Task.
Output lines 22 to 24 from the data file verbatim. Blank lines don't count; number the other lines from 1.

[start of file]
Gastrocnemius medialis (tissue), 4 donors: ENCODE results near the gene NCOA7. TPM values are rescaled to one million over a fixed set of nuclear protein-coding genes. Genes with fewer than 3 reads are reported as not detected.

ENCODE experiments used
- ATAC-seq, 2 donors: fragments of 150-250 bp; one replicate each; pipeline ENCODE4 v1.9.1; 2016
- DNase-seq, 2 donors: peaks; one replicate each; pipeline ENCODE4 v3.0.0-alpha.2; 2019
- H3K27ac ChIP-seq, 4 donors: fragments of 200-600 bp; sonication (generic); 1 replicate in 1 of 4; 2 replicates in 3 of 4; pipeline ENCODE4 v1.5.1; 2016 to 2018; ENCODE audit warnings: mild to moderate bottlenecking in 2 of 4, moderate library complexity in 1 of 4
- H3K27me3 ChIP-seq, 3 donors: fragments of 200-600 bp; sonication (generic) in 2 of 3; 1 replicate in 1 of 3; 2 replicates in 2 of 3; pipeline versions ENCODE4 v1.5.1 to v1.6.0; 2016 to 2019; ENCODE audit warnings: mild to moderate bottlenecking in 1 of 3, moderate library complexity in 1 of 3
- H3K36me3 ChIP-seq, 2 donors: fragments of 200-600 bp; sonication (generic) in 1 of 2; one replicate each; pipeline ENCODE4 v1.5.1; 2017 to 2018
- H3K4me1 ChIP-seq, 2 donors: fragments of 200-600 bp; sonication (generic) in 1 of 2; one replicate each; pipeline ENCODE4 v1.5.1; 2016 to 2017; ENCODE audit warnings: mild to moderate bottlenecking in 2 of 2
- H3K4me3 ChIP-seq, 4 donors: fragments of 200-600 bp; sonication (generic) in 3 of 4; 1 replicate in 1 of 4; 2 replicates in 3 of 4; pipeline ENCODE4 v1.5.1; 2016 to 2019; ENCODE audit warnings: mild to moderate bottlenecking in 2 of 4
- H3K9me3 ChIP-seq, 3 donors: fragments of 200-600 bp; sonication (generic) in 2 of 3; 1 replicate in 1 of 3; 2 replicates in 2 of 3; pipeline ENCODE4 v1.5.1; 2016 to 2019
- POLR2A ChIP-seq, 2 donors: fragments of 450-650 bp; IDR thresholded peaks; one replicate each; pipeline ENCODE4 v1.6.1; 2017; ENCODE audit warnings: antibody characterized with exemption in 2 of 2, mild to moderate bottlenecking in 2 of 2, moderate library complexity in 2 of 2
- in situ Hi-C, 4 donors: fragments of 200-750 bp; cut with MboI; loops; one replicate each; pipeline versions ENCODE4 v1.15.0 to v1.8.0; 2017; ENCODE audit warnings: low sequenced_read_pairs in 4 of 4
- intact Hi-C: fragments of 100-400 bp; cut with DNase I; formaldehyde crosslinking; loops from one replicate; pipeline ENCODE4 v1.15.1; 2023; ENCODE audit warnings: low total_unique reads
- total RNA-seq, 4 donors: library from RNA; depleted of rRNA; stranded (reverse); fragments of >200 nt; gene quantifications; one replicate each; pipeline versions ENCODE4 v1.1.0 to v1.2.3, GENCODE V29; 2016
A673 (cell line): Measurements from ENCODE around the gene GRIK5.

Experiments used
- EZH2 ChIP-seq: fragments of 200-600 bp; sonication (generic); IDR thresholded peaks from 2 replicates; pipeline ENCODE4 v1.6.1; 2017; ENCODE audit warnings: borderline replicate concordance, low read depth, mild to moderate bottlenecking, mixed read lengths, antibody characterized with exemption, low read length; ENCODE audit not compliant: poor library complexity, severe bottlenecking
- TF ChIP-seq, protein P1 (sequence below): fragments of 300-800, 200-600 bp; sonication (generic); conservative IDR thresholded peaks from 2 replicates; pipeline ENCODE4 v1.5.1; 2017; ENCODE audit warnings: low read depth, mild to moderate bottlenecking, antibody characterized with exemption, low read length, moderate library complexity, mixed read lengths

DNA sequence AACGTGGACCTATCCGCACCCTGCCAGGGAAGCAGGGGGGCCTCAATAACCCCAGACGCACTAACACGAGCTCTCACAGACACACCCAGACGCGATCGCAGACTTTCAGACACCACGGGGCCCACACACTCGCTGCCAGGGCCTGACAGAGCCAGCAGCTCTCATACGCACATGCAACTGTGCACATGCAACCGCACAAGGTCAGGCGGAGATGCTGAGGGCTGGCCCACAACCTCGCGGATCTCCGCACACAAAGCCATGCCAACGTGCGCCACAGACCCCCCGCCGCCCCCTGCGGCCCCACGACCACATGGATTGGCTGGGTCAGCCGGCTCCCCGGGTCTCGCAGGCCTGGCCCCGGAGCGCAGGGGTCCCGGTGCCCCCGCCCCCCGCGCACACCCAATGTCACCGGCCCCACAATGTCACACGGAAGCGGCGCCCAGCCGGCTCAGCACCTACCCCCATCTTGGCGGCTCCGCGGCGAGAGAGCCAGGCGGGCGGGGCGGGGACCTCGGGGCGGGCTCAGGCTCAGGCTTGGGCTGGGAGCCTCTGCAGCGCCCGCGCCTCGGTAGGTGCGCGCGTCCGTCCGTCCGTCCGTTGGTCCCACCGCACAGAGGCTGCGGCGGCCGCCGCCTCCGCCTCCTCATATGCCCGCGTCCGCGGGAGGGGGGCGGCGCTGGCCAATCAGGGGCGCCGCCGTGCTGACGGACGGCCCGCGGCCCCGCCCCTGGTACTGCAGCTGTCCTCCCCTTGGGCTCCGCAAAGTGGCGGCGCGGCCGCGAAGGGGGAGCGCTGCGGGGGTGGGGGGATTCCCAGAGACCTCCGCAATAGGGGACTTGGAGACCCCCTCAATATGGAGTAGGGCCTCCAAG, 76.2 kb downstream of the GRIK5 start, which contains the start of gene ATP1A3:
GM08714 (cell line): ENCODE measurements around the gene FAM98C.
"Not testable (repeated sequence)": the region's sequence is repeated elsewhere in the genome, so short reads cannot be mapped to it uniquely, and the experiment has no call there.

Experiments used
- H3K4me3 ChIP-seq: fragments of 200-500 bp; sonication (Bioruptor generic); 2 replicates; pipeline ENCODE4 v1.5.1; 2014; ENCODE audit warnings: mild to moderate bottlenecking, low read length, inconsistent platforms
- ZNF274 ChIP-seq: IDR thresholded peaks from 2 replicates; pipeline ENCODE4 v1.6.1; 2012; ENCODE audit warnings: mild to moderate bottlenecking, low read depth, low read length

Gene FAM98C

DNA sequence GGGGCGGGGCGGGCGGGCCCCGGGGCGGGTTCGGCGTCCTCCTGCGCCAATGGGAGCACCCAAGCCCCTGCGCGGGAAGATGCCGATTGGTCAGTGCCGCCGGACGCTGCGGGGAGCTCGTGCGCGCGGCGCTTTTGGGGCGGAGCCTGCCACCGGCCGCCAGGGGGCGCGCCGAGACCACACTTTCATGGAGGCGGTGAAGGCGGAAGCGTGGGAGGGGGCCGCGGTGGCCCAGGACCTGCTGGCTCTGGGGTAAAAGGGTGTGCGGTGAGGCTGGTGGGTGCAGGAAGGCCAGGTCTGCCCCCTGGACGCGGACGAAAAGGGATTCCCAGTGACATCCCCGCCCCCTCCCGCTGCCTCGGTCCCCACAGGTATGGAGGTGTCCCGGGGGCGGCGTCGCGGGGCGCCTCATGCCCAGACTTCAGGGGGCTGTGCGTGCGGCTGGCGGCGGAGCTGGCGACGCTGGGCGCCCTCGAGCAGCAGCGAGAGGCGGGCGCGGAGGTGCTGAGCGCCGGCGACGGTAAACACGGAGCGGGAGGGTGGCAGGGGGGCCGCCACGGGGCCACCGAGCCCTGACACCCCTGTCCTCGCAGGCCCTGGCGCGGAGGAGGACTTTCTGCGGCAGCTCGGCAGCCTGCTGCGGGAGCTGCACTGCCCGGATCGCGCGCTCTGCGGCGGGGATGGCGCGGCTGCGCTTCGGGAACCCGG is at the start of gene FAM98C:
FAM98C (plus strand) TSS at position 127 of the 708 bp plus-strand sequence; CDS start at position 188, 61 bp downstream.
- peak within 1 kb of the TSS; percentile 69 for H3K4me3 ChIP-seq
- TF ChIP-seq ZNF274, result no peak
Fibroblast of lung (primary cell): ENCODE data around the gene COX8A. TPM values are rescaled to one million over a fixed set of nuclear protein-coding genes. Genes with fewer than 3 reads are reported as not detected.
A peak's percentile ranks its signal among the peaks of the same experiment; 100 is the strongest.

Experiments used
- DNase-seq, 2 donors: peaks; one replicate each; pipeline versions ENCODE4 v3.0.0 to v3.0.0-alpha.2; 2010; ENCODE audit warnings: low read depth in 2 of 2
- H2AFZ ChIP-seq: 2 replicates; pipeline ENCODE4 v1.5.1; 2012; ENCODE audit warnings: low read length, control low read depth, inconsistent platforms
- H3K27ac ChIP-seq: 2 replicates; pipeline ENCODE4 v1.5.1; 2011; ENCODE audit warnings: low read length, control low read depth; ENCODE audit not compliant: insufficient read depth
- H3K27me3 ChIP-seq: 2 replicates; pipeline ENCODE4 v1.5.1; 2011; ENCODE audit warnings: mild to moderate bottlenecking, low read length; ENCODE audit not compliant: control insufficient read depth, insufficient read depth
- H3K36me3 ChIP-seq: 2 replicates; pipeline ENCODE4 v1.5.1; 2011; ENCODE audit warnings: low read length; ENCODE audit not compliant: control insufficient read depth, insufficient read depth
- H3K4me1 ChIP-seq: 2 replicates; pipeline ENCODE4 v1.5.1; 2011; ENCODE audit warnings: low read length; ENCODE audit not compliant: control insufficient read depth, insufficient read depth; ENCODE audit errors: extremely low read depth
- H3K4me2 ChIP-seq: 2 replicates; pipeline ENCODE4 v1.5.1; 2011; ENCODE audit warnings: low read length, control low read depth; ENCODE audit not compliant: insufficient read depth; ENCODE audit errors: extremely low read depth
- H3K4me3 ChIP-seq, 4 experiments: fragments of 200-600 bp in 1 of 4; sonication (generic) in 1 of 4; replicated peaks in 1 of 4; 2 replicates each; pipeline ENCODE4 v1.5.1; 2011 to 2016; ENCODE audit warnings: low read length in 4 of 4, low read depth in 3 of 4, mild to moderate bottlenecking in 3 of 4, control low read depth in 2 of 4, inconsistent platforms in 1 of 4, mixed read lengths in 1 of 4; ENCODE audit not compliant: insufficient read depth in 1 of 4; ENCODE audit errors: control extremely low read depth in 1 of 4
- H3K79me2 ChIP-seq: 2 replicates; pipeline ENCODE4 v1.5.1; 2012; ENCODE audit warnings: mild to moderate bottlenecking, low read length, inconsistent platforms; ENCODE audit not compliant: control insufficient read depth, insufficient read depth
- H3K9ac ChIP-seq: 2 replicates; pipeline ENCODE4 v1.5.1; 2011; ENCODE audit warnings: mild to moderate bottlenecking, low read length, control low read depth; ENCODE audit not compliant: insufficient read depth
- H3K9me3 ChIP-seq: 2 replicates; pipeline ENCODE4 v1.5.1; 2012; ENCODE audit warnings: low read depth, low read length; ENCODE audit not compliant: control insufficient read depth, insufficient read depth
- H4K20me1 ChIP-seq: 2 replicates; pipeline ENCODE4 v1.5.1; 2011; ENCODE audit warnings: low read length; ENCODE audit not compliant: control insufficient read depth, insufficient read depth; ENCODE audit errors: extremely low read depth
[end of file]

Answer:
Experiments used
- H3K4me3 ChIP-seq: fragments of 200-500 bp; sonication (Bioruptor generic); 2 replicates; pipeline ENCODE4 v1.5.1; 2014; ENCODE audit warnings: mild to moderate bottlenecking, low read length, inconsistent platforms
- ZNF274 ChIP-seq: IDR thresholded peaks from 2 replicates; pipeline ENCODE4 v1.6.1; 2012; ENCODE audit warnings: mild to moderate bottlenecking, low read depth, low read length